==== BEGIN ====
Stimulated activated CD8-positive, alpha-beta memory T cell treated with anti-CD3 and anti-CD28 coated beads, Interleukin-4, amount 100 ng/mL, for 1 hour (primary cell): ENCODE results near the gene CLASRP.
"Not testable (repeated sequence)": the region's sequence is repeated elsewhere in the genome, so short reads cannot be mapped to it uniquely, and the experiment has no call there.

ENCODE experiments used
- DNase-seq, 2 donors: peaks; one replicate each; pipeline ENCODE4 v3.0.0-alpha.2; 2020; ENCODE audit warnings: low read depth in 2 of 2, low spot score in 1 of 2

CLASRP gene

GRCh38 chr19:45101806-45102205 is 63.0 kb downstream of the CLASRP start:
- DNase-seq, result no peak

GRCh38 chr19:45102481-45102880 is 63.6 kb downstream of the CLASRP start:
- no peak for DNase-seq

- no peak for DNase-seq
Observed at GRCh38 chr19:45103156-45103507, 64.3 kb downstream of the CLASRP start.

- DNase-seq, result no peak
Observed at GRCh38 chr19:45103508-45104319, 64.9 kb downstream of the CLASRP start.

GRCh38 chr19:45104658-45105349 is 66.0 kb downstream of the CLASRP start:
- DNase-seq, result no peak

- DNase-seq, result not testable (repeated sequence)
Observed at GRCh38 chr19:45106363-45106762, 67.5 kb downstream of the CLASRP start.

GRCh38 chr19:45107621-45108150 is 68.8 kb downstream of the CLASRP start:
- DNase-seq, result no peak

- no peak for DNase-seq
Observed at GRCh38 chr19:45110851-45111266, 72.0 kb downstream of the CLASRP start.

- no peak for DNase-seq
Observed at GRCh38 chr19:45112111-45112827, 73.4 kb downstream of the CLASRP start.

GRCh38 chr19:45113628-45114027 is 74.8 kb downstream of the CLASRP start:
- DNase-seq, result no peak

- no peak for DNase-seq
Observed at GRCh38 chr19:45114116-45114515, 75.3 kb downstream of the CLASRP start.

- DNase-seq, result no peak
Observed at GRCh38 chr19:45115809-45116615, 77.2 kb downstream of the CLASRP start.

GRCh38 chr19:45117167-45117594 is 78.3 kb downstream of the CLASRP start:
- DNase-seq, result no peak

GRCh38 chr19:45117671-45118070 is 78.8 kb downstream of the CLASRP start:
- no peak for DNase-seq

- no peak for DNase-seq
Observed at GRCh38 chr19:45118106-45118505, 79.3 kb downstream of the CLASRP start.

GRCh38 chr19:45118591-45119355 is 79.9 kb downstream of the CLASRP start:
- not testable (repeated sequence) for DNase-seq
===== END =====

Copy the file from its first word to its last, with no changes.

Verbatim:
Stimulated activated CD8-positive, alpha-beta memory T cell treated with anti-CD3 and anti-CD28 coated beads, Interleukin-4, amount 100 ng/mL, for 1 hour (primary cell): ENCODE results near the gene CLASRP.
"Not testable (repeated sequence)": the region's sequence is repeated elsewhere in the genome, so short reads cannot be mapped to it uniquely, and the experiment has no call there.

ENCODE experiments used
- DNase-seq, 2 donors: peaks; one replicate each; pipeline ENCODE4 v3.0.0-alpha.2; 2020; ENCODE audit warnings: low read depth in 2 of 2, low spot score in 1 of 2

CLASRP gene

GRCh38 chr19:45101806-45102205 is 63.0 kb downstream of the CLASRP start:
- DNase-seq, result no peak

GRCh38 chr19:45102481-45102880 is 63.6 kb downstream of the CLASRP start:
- no peak for DNase-seq

- no peak for DNase-seq
Observed at GRCh38 chr19:45103156-45103507, 64.3 kb downstream of the CLASRP start.

- DNase-seq, result no peak
Observed at GRCh38 chr19:45103508-45104319, 64.9 kb downstream of the CLASRP start.

GRCh38 chr19:45104658-45105349 is 66.0 kb downstream of the CLASRP start:
- DNase-seq, result no peak

- DNase-seq, result not testable (repeated sequence)
Observed at GRCh38 chr19:45106363-45106762, 67.5 kb downstream of the CLASRP start.

GRCh38 chr19:45107621-45108150 is 68.8 kb downstream of the CLASRP start:
- DNase-seq, result no peak

- no peak for DNase-seq
Observed at GRCh38 chr19:45110851-45111266, 72.0 kb downstream of the CLASRP start.

- no peak for DNase-seq
Observed at GRCh38 chr19:45112111-45112827, 73.4 kb downstream of the CLASRP start.

GRCh38 chr19:45113628-45114027 is 74.8 kb downstream of the CLASRP start:
- DNase-seq, result no peak

- no peak for DNase-seq
Observed at GRCh38 chr19:45114116-45114515, 75.3 kb downstream of the CLASRP start.

- DNase-seq, result no peak
Observed at GRCh38 chr19:45115809-45116615, 77.2 kb downstream of the CLASRP start.

GRCh38 chr19:45117167-45117594 is 78.3 kb downstream of the CLASRP start:
- DNase-seq, result no peak

GRCh38 chr19:45117671-45118070 is 78.8 kb downstream of the CLASRP start:
- no peak for DNase-seq

- no peak for DNase-seq
Observed at GRCh38 chr19:45118106-45118505, 79.3 kb downstream of the CLASRP start.

GRCh38 chr19:45118591-45119355 is 79.9 kb downstream of the CLASRP start:
- not testable (repeated sequence) for DNase-seq